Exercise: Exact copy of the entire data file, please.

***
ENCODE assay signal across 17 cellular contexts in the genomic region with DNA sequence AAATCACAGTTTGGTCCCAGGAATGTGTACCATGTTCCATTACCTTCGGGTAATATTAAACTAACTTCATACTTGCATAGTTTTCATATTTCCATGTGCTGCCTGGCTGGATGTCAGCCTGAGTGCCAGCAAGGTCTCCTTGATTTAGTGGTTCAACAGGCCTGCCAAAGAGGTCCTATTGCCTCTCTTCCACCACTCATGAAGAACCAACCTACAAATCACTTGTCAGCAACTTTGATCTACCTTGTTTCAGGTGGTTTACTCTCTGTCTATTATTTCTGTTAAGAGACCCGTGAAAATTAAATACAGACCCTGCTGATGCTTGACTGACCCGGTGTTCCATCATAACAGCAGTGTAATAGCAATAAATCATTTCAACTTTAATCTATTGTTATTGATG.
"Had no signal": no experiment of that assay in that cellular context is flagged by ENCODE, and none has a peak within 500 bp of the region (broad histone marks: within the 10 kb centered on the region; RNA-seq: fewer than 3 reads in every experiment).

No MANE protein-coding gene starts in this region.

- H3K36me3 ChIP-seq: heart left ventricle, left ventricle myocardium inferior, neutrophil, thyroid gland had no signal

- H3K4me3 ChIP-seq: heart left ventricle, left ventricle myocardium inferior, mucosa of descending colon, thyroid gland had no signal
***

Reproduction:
ENCODE assay signal across 17 cellular contexts in the genomic region with DNA sequence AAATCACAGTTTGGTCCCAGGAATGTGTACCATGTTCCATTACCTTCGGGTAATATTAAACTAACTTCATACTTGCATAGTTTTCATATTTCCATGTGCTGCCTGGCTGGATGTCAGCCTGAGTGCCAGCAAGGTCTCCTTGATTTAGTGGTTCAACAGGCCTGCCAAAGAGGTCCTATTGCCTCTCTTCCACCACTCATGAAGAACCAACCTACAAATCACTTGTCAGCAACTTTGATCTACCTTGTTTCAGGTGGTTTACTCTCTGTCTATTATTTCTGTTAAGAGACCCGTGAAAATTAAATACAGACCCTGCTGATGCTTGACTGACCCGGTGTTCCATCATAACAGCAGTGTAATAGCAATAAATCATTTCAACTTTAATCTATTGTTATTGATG.
"Had no signal": no experiment of that assay in that cellular context is flagged by ENCODE, and none has a peak within 500 bp of the region (broad histone marks: within the 10 kb centered on the region; RNA-seq: fewer than 3 reads in every experiment).

No MANE protein-coding gene starts in this region.

- H3K36me3 ChIP-seq: heart left ventricle, left ventricle myocardium inferior, neutrophil, thyroid gland had no signal

- H3K4me3 ChIP-seq: heart left ventricle, left ventricle myocardium inferior, mucosa of descending colon, thyroid gland had no signal